January-March 2017

Bay Nature’s January-March issue kicks off 2017 with a deep look at the body of water that binds everyone living in the region: the Bay. In a ten-page spread with photographs by National Geographic photographer David Liittschwager, the story explores our present, past, and future relationship to this often overlooked, wild place and is written by Bay Nature editorial director Eric Simons. Another story peers inside ourselves and at our physiological responses to nature—“why does the outdoors make us feel so good?” asks Bay Nature contributing editor Alison Hawkes. Two lyrical vignettes about redwood logging in the East Bay hills and coal mining around Mt. Diablo in the 1800s are excerpted from Heyday’s forthcoming book Lost Worlds of the San Francisco Bay Area by Sylvia Linsteadt. Hike along the bluffs in northern Año Nuevo State Park with botanist Toni Corelli and writer Nate Seltenrich and get an update on the California Coastal Trail. Also read a first person essay by Outdoor Afro founder Rue Mapp, a paean to the noisy Pacific chorus frog, about a program to help orphaned sea otter pups in Monterey, and much, much more.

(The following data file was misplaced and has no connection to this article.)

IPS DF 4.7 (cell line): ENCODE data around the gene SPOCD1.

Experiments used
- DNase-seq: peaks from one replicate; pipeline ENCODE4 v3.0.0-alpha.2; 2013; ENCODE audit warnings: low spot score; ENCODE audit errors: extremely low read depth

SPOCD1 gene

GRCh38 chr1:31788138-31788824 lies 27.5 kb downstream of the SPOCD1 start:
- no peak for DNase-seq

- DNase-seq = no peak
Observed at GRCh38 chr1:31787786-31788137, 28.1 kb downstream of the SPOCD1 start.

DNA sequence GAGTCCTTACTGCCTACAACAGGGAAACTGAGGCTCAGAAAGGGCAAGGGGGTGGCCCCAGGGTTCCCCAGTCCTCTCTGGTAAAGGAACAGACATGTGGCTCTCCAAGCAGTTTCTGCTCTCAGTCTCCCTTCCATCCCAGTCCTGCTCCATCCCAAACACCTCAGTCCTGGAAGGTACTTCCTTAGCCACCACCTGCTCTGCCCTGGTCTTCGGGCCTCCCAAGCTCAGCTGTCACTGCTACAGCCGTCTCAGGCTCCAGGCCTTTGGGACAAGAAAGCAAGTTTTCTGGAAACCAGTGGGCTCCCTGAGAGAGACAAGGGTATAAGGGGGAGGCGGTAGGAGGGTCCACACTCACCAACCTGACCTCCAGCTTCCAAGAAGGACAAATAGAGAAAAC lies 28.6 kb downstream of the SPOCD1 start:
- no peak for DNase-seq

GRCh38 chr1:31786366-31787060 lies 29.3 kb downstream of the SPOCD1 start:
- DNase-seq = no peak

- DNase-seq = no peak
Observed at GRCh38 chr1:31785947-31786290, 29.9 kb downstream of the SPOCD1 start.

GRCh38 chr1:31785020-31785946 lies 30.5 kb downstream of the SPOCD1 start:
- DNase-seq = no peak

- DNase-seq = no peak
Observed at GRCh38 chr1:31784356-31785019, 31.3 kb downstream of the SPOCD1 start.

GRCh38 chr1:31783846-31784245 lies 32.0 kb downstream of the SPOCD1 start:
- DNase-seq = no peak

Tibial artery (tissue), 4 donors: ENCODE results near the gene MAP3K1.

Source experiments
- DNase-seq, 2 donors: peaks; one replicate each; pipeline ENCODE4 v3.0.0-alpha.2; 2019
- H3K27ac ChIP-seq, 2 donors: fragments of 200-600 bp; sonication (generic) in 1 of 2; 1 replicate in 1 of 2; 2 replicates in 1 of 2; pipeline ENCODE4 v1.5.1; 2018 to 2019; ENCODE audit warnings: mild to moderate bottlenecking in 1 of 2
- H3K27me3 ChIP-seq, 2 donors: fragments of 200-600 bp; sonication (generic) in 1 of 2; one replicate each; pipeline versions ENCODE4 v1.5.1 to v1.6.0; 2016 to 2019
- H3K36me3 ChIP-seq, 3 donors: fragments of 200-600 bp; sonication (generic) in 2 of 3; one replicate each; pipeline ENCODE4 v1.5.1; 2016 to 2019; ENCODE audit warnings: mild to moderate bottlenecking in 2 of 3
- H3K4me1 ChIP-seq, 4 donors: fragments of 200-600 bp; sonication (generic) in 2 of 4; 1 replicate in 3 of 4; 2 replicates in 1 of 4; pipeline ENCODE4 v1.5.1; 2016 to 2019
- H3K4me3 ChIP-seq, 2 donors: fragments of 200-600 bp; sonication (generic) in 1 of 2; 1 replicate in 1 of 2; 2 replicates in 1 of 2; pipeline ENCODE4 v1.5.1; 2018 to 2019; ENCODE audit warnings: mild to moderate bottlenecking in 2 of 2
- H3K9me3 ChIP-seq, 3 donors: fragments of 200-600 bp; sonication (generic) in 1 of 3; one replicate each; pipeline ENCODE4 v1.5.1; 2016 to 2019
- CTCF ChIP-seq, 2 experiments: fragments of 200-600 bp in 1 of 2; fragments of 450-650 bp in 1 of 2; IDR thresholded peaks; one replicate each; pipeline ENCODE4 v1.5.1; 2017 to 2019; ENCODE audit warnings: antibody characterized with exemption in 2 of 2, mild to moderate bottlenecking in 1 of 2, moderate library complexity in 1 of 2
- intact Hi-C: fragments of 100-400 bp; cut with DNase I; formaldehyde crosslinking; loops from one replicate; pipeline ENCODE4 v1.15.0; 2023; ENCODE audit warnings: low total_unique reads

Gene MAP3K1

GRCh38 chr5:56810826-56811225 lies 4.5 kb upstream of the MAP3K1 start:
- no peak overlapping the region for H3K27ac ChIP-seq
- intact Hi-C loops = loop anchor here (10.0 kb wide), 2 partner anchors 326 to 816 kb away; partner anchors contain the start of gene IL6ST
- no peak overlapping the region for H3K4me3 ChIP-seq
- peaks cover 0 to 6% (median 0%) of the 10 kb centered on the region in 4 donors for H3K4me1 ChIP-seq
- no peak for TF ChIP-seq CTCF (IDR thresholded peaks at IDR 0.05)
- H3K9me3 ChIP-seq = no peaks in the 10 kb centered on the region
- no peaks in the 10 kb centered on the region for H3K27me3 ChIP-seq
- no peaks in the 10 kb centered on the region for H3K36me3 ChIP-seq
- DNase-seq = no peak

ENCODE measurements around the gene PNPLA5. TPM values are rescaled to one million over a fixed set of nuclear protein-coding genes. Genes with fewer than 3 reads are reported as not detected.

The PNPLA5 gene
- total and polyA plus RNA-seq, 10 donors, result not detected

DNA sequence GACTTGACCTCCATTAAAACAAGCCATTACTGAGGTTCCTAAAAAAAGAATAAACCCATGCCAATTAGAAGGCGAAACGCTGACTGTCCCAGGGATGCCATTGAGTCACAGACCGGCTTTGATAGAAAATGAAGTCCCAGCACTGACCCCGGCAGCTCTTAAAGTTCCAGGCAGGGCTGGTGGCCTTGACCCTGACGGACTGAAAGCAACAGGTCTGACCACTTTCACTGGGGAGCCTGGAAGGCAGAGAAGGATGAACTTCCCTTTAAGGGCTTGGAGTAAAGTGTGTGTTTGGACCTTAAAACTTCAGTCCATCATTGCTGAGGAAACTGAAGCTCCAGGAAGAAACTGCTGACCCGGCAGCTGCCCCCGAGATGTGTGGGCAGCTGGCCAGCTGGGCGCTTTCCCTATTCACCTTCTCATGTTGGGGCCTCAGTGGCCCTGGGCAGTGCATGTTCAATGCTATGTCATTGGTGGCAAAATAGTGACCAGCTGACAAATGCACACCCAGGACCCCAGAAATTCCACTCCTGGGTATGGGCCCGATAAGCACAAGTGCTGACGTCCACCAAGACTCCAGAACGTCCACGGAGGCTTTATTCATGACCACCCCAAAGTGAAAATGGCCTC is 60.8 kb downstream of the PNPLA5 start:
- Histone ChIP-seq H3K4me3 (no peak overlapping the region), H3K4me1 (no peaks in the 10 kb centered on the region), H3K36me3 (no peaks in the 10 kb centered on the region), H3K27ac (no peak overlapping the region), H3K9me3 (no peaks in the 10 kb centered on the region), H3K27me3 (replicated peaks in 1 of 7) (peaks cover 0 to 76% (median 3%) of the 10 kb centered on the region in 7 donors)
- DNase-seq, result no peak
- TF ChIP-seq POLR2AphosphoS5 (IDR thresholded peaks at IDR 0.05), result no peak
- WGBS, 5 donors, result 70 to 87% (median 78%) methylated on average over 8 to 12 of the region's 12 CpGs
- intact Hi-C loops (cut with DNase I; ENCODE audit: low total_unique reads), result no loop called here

Cover image by Diane Poslosky





Bay Nature’s January-March 2017 issue covers the Bay, the brain on nature, lost histories of the East Bay hills, and more.

Issue Content